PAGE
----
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Boogie Nights (1997)

Perhaps the first point to make is how remarkable that it took the "respectable" motion picture business so long to try the shadow world of pornography as a subject. Then recollect that in Paul Thomas

Anderson's brilliant and very poised film there is hardly any "real" sex—I mean the kind of happy, relieved, self-discovering sex that couples tend to have in most of our movies. In other words, the manufacturing of industrial sex has eclipsed the authentic thing. That is a truth with one exception, and it's crucial: in the midst of the porn production, Little Bill's wife seems utterly unimpressed by the hard-core celluloid job. She just wants a small closet where she can rut away with anyone and everyone. And when Little Bill glimpses that, he is devastated by the horror and kills everyone involved—himself included.

What are we to make of that, especially those of us who have unmistakably used movie sex as a vital part of our sentimental education? It sometimes seems to me that one of the most fascinating things about sex in the movies—and no one can deny the creepy affinity that exists—has been to educate a large public in how to regard and exercise sex in an age when its widespread use became not just possible but a source of enjoyment (and indeed, in some cases the epitome of all pleasures). And so, for the period up until the ruin of censorship, sexuality was, like horror, a thing all the more potent for being so reticently shown. And then moviemaking (the respectable pursuit) had to ask itself what it was doing when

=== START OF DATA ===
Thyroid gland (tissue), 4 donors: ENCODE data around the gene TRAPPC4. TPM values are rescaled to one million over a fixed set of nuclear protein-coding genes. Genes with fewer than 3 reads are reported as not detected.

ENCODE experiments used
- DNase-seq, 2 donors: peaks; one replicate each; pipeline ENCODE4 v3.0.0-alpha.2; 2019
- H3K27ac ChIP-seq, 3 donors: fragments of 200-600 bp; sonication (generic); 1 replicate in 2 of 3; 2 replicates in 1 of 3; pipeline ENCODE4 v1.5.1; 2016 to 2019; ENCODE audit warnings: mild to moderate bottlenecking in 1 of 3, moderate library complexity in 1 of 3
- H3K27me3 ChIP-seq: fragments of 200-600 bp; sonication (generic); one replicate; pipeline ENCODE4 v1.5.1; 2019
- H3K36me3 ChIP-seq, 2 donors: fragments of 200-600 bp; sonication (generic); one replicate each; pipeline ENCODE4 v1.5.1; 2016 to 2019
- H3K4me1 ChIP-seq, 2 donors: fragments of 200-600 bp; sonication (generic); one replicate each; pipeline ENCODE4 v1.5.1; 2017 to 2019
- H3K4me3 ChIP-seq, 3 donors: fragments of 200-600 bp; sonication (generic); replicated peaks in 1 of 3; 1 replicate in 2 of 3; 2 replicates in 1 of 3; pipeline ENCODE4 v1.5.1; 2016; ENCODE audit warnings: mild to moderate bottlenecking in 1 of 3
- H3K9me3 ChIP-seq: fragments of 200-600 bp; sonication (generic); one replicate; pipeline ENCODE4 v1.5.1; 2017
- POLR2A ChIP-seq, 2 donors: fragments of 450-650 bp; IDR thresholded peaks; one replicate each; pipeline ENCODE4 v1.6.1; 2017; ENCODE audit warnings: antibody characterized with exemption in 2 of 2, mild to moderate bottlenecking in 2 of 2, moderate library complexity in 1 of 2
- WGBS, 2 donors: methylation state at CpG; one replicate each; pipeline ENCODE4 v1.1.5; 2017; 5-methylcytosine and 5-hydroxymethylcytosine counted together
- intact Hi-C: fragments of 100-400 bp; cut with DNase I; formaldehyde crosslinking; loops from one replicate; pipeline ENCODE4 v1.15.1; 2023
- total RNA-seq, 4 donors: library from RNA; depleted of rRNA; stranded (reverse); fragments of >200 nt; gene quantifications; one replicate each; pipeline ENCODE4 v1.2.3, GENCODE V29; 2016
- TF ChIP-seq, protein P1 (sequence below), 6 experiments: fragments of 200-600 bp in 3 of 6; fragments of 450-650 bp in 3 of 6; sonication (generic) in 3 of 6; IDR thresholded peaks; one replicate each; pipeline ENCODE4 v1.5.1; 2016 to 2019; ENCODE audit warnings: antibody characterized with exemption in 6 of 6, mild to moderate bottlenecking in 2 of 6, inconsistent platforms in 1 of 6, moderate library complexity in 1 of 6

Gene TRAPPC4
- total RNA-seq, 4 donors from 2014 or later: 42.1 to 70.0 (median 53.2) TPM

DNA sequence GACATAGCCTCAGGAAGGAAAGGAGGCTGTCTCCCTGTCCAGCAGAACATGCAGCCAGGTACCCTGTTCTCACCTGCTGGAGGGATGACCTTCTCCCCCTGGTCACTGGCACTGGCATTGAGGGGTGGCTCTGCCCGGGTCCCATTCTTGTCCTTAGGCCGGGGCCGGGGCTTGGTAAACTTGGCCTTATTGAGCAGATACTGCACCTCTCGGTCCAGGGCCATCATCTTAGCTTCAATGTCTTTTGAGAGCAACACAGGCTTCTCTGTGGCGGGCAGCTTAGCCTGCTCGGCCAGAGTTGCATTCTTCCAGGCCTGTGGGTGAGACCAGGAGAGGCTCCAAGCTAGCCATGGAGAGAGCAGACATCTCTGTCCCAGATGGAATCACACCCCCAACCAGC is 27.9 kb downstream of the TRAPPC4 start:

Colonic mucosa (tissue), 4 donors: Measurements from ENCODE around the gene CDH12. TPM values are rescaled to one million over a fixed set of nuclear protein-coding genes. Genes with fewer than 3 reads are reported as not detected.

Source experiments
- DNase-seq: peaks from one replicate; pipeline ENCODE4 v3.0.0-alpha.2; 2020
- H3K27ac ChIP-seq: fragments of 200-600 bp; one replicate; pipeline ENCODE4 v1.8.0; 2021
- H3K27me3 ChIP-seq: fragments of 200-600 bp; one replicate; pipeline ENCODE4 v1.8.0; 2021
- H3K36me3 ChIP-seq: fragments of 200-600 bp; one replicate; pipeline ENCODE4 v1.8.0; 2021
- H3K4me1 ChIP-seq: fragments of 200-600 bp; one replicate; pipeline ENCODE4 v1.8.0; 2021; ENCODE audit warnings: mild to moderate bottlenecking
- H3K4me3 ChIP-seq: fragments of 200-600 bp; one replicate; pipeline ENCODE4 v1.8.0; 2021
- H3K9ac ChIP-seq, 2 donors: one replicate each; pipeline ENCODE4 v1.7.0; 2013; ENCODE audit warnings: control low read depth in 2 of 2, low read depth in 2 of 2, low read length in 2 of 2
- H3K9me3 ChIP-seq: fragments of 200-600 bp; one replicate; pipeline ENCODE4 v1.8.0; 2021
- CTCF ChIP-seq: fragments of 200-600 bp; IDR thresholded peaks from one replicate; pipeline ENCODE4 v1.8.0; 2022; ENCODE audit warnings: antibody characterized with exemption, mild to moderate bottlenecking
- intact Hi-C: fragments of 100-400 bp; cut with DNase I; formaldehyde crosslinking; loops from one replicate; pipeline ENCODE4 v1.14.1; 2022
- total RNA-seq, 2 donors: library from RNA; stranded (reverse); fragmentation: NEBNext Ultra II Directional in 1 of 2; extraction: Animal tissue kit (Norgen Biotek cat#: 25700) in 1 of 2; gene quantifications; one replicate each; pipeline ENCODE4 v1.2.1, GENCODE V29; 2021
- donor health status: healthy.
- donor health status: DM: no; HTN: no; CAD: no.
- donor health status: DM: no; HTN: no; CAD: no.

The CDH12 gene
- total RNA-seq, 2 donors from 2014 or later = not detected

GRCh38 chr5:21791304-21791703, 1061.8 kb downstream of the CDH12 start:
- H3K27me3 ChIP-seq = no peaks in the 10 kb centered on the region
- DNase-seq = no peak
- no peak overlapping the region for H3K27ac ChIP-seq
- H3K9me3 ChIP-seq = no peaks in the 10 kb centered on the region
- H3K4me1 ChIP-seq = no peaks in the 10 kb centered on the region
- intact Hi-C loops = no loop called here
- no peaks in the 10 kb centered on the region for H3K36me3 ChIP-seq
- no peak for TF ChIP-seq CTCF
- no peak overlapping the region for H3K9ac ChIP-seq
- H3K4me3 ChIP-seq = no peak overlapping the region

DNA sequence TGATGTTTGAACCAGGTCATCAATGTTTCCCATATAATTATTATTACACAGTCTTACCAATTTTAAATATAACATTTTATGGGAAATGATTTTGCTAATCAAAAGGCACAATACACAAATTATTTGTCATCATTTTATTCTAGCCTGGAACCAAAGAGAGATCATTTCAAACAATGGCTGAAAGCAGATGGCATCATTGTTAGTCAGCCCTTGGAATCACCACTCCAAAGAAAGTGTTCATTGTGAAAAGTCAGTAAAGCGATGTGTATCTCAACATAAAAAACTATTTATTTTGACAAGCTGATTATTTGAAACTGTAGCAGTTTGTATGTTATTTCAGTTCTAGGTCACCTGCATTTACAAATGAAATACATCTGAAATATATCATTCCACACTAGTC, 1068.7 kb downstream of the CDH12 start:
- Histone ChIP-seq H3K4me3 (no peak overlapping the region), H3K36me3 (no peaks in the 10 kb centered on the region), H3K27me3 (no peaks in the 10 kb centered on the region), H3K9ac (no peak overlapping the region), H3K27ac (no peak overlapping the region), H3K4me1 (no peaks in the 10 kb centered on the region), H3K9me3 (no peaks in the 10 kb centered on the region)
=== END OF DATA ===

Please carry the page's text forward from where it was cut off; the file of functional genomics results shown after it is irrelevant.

Amber Waves and Dirk Diggler (or figures like them) could do it in the long shot and the close-up in the same half hour, with little more feeling than that of vague family fondness (and that rather distant warmth is maybe the most shocking and disturbing thing in Anderson's film).

So this was an amazing choice of material, long before one faced the actual depiction of life at the Jack Horner studio. And while

All of which omits to say how very funny so much of Boogie Nights is—the sexual smoothness of Rollergirl (Heather Graham), for instance, is entirely human yet lodged in the annals of satire. And Mark Wahlberg is so undeveloped in most other respects that his humungous proportions in one part amount to a cartoon triumph of comedy. Burt Reynolds is sublime as Horner—it is a very telling sign of the passing of one cultural era to another that Warren Beatty declined that role! For the rest, the Anderson stock company was taking shape: Julianne Moore (more stunned than stunning as Amber), John C. Reilly, William H. Macy, Philip Baker Hall, Philip Seymour Hoffman. (Does the guy only hire triple-decker names?) No, there's Don Cheadle, Alfred Molina (terrifying), Robert Ridgely, and several others.

Some films are just for seeing, and some are for talking about. You could run a seminar on the nature of film after Boogie Nights.

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